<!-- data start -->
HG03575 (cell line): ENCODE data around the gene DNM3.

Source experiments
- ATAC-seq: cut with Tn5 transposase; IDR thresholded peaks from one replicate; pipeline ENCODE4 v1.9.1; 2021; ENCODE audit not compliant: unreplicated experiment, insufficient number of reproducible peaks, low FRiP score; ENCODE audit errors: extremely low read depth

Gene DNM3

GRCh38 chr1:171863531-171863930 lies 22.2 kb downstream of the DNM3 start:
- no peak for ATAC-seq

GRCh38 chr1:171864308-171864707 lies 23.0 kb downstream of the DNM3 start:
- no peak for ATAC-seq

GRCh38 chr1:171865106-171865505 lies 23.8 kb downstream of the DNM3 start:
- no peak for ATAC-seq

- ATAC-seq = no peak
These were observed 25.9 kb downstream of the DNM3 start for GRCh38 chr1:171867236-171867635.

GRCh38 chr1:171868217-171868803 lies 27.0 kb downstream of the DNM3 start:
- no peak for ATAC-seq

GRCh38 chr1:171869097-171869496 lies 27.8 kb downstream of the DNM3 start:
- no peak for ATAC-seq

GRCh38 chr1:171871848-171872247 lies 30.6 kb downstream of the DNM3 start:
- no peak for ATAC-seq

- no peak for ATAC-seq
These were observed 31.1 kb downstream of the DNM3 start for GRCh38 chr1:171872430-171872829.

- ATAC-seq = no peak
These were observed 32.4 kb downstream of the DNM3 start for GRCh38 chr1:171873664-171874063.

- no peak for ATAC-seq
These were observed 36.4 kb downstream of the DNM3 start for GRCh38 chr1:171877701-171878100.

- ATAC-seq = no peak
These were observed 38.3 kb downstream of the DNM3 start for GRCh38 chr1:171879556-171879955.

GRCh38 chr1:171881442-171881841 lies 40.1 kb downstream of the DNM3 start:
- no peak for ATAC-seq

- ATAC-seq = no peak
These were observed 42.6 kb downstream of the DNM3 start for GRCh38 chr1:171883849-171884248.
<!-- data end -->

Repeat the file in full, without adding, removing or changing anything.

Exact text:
HG03575 (cell line): ENCODE data around the gene DNM3.

Source experiments
- ATAC-seq: cut with Tn5 transposase; IDR thresholded peaks from one replicate; pipeline ENCODE4 v1.9.1; 2021; ENCODE audit not compliant: unreplicated experiment, insufficient number of reproducible peaks, low FRiP score; ENCODE audit errors: extremely low read depth

Gene DNM3

GRCh38 chr1:171863531-171863930 lies 22.2 kb downstream of the DNM3 start:
- no peak for ATAC-seq

GRCh38 chr1:171864308-171864707 lies 23.0 kb downstream of the DNM3 start:
- no peak for ATAC-seq

GRCh38 chr1:171865106-171865505 lies 23.8 kb downstream of the DNM3 start:
- no peak for ATAC-seq

- ATAC-seq = no peak
These were observed 25.9 kb downstream of the DNM3 start for GRCh38 chr1:171867236-171867635.

GRCh38 chr1:171868217-171868803 lies 27.0 kb downstream of the DNM3 start:
- no peak for ATAC-seq

GRCh38 chr1:171869097-171869496 lies 27.8 kb downstream of the DNM3 start:
- no peak for ATAC-seq

GRCh38 chr1:171871848-171872247 lies 30.6 kb downstream of the DNM3 start:
- no peak for ATAC-seq

- no peak for ATAC-seq
These were observed 31.1 kb downstream of the DNM3 start for GRCh38 chr1:171872430-171872829.

- ATAC-seq = no peak
These were observed 32.4 kb downstream of the DNM3 start for GRCh38 chr1:171873664-171874063.

- no peak for ATAC-seq
These were observed 36.4 kb downstream of the DNM3 start for GRCh38 chr1:171877701-171878100.

- ATAC-seq = no peak
These were observed 38.3 kb downstream of the DNM3 start for GRCh38 chr1:171879556-171879955.

GRCh38 chr1:171881442-171881841 lies 40.1 kb downstream of the DNM3 start:
- no peak for ATAC-seq

- ATAC-seq = no peak
These were observed 42.6 kb downstream of the DNM3 start for GRCh38 chr1:171883849-171884248.